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It’s no secret that writer/director Ana Lily Amirpour is a talented filmmaker, one with a distinctive flair for world-building and genre storytelling. Hot off the heels of the excellence that was her debut feature, A Girl Walks Home Alone At Night, the pressure was officially on as she prepared her highly-anticipated sophomore delivery. Set in a post-apocalyptic United States, where the outcasts of the country have been dumped and essentially left to rot in the cruel heat of the desert, The Bad Batch follows the story of a young woman named Arlen as she herself attempts to navigate the bad, bad world beyond the familiar. While Amirpour’s keen eye for style is still undeniably present, The Bad Batch feels like a disappointment considering the potential she showcased in Girl, the film saddled by weak, almost embarrassing dialogue (and terrible accents!), and quite frankly, some very distasteful directorial choices. Just a warning, spoilers to follow.

At the very least, the first twenty minutes of the film are an absolute thrill, seamlessly veering between horror and suspense as Arlen (Suki Waterhouse) falls prey to a group of very hungry cannibals. Left to their own devices and without any natural resources in the desert to enjoy, humans are left with no choice but to turn on each other, feasting on innocent fresh meat like Arlen herself. Handcuffed to a pole as her arm and leg literally get chopped off, the highly visceral scene is brutal and difficult to watch, leaving you to wonder just how the hell the film moves forward with its protagonist so helpless and bloodied already. With no other way to move but her elbows, Arlen scurries around the cannibal wasteland in hiding, only to miraculously roll herself out of the camp, lying on top of a measly skateboard as her means of escape.

Months later, Arlen has found herself a prosthetic leg and settled into yet another corner of the desert, a place hilariously named Comfort. Life in Comfort, however, is anything but comfortable. Run by a very creepy cult leader named The Dream (played by a sleazy Keanu Reeves), Comfort is a free for all of a town, where its gross citizens put trailer trash to shame, the drugs are aplenty, and Diego Luna plays a DJ named Jimmy that blasts music out of a gigantic, rolling boombox. Yes, really. If the world ended tomorrow and its only survivors were crazy, drug-addled campers at any music festival, then Comfort perfectly encapsulates such a fever dream of a scene.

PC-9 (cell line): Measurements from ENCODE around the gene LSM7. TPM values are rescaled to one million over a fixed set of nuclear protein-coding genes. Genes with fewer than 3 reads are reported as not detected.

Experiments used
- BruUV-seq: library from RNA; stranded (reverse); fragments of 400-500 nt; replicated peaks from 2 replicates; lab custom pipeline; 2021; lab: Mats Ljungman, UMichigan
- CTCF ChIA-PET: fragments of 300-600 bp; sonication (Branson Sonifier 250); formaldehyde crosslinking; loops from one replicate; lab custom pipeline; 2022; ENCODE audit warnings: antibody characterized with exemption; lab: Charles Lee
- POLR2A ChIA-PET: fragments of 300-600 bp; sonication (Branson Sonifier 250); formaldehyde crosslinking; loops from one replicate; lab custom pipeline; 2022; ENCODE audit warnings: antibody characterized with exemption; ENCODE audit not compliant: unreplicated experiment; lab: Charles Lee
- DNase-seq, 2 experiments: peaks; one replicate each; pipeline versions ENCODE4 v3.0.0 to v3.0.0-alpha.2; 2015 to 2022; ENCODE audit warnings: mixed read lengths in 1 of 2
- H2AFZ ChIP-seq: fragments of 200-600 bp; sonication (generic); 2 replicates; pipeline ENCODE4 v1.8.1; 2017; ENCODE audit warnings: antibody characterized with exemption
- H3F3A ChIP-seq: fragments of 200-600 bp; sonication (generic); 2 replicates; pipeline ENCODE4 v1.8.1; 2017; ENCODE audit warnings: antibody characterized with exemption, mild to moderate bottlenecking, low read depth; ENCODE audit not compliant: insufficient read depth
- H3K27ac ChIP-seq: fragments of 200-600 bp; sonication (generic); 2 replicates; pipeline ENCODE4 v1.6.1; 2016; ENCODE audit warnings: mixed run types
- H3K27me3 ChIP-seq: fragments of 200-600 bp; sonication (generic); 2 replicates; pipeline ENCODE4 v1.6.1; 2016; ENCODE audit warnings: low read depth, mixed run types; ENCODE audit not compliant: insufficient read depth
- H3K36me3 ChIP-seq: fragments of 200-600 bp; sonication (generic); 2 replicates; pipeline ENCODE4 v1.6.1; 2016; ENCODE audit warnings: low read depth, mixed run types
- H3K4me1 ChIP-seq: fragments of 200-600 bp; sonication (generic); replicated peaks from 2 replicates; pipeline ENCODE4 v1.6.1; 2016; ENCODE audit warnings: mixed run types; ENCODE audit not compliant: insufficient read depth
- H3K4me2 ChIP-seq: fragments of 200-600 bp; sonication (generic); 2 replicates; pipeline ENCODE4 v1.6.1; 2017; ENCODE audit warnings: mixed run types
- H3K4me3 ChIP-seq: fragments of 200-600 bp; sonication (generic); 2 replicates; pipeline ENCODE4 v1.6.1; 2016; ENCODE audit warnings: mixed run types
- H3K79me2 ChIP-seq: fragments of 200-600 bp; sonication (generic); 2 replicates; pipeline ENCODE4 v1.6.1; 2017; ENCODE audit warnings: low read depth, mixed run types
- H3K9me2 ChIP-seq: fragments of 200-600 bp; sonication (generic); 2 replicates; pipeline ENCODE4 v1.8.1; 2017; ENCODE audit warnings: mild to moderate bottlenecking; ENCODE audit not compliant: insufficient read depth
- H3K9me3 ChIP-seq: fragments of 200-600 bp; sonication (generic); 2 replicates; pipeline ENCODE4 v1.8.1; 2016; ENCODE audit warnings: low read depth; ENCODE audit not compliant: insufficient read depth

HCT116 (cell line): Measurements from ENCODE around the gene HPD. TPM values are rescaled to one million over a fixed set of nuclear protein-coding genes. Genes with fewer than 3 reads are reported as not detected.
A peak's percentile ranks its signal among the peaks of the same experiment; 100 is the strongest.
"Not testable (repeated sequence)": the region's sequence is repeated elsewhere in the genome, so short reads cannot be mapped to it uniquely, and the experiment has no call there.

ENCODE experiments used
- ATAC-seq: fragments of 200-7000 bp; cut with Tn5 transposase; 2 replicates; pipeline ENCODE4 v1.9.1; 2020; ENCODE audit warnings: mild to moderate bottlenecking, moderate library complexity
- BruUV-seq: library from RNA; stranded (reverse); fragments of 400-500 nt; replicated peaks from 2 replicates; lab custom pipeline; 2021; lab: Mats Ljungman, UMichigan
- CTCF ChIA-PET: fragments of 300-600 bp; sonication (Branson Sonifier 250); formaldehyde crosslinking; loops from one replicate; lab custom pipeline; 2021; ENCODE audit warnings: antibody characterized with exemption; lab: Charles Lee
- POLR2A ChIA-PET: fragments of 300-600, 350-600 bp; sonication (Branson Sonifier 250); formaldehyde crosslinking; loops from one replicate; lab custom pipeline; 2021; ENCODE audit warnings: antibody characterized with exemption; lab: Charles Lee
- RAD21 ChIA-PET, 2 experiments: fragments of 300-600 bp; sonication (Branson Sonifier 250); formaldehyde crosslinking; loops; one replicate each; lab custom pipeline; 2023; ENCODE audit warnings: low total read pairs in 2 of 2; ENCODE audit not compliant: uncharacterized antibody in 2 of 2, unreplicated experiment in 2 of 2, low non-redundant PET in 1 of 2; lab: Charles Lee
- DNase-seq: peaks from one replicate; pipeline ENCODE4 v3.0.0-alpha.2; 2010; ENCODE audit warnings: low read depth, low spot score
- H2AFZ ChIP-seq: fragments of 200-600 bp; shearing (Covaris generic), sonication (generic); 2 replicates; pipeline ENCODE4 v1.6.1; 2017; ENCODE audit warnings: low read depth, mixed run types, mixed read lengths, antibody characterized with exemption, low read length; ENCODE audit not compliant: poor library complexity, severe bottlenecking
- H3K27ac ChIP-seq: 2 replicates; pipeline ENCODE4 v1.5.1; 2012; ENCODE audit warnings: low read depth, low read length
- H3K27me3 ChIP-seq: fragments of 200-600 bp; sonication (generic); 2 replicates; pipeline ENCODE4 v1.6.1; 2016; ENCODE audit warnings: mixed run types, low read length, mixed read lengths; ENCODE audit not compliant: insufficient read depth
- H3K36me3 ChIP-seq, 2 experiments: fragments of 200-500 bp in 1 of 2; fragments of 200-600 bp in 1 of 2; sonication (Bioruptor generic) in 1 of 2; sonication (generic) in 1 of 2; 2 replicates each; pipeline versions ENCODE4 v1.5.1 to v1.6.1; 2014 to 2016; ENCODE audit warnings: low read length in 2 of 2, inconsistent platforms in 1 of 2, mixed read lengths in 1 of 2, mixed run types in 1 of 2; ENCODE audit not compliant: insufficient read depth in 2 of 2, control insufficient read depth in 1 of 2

It’s when Arlen starts to seek revenge upon the cannibals that things truly go awry in the storytelling. Conveniently enough for her, she stumbles upon the wife and daughter of the cannibals’ leader, Miami Man (Jason Momoa, ahem, playing a character from Cuba with a heavy accent), as they scavenge for whatever scraps they can take home in a junkyard in the middle of the desert. Mercilessly, Arlen kills Maria, the mother, right in front of her young daughter, Honey. If that wasn’t enough salt in the wound, Arlen takes Honey with her back to Comfort, essentially replacing Maria as her mother and caretaker. Little does she know, Miami Man is seeking his own revenge and coming straight for the monster who took his daughter and killed his wife.

As Arlen and Miami Man finally meet, he threatens to kill her and is rather violent in his treatment of her, forcing her to help him find the daughter he’s helplessly searching for, with no clue that she’s already standing right before him. An incredibly strange chemistry arises between the two outcasts, both clearly different and mismatched, but connect in their shared feelings of isolation. The film is ultimately defined by this supposed “love story” between a father and his wife’s killer, making their scenes extremely uncomfortable to watch, especially knowing what Arlen has done to his family.

Not to mention, only people of color in the film suffer the most violent of deaths, all while the white protagonists continuously get to walk away, even as they’re bleeding out of their chest or having their limbs chopped off. It’s difficult to deny how unsettling it is that such choices were made by the same person who created the world of the feminist, Iranian vampire vigilante in A Girl Walks Home Alone At Night. While The Bad Batch is anything but dull and refuses to tie itself to any single genre, what it ultimately has in ambition, it lacks in realization.


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Nix Santos is a writer based in Los Angeles. You can find her on Twitter @nxsnts.

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